The newest feature from celebrated French auteur Arnaud Desplechin, Ismael’s Ghosts, is a cryptic, ethereal, and moving portrait of loss, deceit, love, and the artistic process. Co-written by frequent collaborator Julie Peyr and Léa Mysius (writer/director of Ava, one of 2017’s great debuts), as well as featuring the phenomenal quartet of Mathieu Amalric, Marion Cotillard, Charlotte Gainsbourg, and Louis Garrel.
Ismael’s Ghosts is a film that evokes the frustration of and dangers in artistic inspiration through various dualisms, which makes it no surprise that it’s also a film that strongly evokes Hitchock’s Veritgo. On top of the Hitchcockian tropes are overt references to James Joyce, primarily the protagonist of Ulysses and the writer’s alter ego – who perhaps serves as Amalric’s own foil here – Dedalus. Even more so, the film concerns the return of Carlotta (Marion Cotillard) – cough, Vertigo, cough – the former wife of Amalric’s filmmaker protagonist, Ismaël Vuillard, who was presumed been dead for twenty-one years. At the same time, Vuillard has since been seeing Sylvia (Charlotte Gainsbourg), so the reunion of former partners is problematic to say the least.
That’s a lot to take in. If anything, Ismael’s Ghosts is a daring and expansive film that refuses to ever settle for any semblance of a conventional narrative. Also at play is the framed narrative of Vuillard’s diplomat brother, Ivan Dedalus (Louis Garrel), who is either dead, missing, or simply out of reach. It’s a flurry of information and shifts in tone and narrative. However, under the direction of Desplechin it works for the most part. Given the production woes regarding the release of the film – the distributors demanding a two-hour cut preventing Desplechin from releasing his fully realized vision with an additional twenty-minutes until this year’s New York Film Festival – it’s a bit hard to judge the film as is. However, the primary issues of Ismael’s Ghosts aren’t length or a convoluted script, but rather a need for further context and a deepening of film’s many themes and characters. Thus, the notion of a lengthier Director’s Cut seems almost integral to the film achieving the promise it so commandingly displays.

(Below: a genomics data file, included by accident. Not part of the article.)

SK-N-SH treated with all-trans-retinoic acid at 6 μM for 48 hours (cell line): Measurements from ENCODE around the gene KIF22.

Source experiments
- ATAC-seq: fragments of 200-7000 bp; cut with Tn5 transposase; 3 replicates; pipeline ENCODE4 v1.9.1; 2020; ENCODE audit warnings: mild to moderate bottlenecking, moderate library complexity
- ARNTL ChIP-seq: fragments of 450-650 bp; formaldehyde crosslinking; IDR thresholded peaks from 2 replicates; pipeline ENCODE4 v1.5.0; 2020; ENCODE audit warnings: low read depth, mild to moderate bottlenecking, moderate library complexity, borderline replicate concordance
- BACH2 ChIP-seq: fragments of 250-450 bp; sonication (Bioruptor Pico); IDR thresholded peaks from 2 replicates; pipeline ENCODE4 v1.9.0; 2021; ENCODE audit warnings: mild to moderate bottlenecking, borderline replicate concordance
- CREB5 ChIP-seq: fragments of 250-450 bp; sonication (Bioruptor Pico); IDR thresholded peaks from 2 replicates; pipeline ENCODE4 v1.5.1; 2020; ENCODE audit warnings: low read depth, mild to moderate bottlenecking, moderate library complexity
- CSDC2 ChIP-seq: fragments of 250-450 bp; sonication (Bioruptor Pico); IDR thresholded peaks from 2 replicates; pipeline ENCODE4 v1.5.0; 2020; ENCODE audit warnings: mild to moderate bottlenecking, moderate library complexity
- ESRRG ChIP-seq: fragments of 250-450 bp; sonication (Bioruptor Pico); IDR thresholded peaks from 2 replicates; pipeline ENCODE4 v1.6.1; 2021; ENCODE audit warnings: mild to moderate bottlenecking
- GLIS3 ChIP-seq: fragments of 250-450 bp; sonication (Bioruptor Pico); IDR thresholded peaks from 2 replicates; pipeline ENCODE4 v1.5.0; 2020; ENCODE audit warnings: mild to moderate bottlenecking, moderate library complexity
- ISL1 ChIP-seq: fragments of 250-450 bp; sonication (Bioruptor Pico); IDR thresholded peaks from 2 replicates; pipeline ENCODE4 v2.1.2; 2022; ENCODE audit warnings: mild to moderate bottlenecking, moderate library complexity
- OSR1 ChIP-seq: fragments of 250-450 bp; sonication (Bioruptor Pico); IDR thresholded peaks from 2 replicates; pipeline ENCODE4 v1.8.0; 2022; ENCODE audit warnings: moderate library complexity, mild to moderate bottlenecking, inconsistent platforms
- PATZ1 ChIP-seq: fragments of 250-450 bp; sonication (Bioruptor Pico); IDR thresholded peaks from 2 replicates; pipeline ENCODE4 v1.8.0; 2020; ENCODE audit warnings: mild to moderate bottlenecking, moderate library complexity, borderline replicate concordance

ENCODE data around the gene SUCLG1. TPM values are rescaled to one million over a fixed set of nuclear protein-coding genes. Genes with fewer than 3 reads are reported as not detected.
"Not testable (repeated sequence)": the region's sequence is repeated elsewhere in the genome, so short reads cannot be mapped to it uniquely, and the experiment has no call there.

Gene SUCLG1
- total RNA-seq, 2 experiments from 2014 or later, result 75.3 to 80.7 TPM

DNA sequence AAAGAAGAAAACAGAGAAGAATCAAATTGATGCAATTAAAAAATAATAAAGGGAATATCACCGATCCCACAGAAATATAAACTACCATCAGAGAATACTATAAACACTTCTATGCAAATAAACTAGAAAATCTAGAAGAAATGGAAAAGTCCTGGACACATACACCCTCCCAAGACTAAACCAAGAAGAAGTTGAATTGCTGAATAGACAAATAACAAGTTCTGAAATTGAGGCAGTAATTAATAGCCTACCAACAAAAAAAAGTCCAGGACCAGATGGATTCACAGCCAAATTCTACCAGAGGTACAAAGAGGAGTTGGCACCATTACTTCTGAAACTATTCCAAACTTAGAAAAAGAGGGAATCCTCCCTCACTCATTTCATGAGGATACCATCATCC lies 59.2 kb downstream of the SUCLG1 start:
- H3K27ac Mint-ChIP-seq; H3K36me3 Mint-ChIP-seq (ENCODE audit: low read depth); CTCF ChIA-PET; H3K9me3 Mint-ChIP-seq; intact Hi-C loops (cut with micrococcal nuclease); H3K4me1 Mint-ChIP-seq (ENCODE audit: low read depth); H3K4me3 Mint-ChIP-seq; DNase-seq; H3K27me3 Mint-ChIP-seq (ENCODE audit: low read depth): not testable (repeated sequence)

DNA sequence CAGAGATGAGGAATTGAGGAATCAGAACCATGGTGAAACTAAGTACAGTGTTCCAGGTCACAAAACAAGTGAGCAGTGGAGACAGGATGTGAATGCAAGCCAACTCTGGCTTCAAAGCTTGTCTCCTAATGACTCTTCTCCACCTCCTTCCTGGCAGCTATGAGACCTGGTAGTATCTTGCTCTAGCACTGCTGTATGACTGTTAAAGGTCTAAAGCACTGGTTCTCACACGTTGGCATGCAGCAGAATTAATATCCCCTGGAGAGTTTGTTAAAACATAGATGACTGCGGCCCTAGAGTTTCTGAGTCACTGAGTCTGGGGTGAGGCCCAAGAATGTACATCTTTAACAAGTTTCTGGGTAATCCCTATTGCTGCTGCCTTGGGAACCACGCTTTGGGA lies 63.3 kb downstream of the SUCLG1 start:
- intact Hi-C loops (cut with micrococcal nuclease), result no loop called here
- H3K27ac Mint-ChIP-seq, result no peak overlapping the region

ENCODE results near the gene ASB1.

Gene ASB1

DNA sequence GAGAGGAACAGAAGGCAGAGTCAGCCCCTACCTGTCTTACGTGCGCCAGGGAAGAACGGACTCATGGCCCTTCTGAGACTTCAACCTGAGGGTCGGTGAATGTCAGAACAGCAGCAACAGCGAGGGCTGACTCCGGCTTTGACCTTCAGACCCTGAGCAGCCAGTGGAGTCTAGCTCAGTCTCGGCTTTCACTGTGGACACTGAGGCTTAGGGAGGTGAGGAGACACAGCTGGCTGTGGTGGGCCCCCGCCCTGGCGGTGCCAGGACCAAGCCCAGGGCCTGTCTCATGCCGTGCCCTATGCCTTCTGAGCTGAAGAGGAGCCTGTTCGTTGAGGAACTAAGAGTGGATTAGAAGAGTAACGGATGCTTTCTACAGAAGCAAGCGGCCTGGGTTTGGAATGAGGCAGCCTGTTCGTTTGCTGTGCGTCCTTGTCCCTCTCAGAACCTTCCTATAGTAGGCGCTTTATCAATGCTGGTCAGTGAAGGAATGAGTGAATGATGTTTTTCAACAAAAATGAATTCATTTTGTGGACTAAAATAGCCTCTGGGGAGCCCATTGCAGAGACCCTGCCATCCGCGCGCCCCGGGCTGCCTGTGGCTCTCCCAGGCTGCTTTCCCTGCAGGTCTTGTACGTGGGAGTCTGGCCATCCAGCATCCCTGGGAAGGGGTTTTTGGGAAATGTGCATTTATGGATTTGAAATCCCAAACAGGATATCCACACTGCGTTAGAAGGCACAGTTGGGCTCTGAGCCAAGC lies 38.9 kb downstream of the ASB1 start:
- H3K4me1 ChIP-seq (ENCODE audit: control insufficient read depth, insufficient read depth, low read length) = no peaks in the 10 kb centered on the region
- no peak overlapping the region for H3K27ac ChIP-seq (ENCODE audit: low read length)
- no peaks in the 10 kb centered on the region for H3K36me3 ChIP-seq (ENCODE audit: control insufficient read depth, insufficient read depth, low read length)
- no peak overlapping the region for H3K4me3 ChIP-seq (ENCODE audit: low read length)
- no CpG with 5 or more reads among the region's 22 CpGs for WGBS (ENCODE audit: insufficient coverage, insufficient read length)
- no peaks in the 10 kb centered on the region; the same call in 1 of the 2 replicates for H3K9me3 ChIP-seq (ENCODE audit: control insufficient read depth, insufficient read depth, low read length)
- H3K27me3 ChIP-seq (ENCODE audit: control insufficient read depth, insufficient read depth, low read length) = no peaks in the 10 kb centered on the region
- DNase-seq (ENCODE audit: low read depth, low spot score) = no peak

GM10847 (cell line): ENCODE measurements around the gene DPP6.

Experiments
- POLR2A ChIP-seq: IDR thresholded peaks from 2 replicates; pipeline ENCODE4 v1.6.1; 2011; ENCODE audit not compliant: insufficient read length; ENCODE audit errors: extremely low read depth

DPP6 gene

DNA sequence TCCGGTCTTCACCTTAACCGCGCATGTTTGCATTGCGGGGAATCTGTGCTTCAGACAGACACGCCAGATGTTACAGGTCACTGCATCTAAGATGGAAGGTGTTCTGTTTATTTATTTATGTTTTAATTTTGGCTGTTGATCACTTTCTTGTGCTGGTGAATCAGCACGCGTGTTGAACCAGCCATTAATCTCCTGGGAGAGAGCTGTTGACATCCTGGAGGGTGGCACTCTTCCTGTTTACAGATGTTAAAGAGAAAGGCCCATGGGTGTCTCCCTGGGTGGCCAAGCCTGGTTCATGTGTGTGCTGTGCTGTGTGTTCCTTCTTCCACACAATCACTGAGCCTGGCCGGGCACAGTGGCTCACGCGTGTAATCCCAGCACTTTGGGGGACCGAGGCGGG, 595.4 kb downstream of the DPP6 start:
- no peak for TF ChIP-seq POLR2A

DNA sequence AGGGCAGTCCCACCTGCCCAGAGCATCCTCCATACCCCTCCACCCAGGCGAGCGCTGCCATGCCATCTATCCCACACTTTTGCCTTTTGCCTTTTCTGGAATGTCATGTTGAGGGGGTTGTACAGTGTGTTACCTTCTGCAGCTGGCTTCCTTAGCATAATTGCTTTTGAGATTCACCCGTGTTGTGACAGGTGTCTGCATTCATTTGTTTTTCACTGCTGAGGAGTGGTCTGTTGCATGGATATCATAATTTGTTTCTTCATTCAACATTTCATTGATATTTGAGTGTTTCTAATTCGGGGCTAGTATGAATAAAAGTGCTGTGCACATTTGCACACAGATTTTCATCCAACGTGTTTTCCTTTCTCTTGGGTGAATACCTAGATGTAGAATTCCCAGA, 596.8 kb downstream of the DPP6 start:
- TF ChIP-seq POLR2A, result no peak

As is, Ismael’s Ghosts is a bit of a mess, but one that through the familiar tropes of Desplechin: artistic families in conflict, fourth-wall breaks, and a sharp, emotionally deft screenplay, manages a great deal of success. The lead performances, especially by Cotillard and Gainsbourg, are two of the year’s best. Amalric delves into campiness here and there, but for a character that feels like a mix between Mastroanni in 8 1/2, Cruise in Vanilla Sky, and various other cinematic mad men, it makes sense. The inner struggle of Vuillard is one that is realized the further along the film goes. The “ghosts” in question ranging from the presumed death of Carlotta, to the hidden truths that haunt Vuillard as his ignorance threatens his career, artistic agenda, and very identity.
In this sense, Ismael’s Ghosts feels akin to Kaufman’s Synecdoche, New York as both films concern an artistic deeply in conflict with himself and his supposed artistic manifesto, as he moves from partner to partner, place to place, in the hopes of obtaining a happiness that will no doubt elude him for the rest of his life. Perhaps best expressed in the role that reflection and perspective play in the film, which are an obsession of Vuillard’s. Which is to say, Ismael’s Ghosts is a film in which characters are built up by other characters, meaning their perspective, only to be damned by themselves, being their reflection.
Again, not the complete vision of Desplechin, but still an intriguing and resonant work that deals with success and loss and the ways in which the two engage with each other. Meaning that, even though Vuillard is a renowned filmmaker, it means little when compared to the struggles he faces in his personal life. Even though Carlotta may have all the love in the world, it doesn’t serve as a warmth as she lives in the cold shadow of her father as well as her husband. These are desperate characters in intimate situations, providing the dramatic framework for an atmospheric send-up of truth and fiction. In finality, regardless of its disinterest in narrative cohesion, Ismael's Ghosts is an often times hilarious, thrilling, and heartbreaking portrait of the film and art world.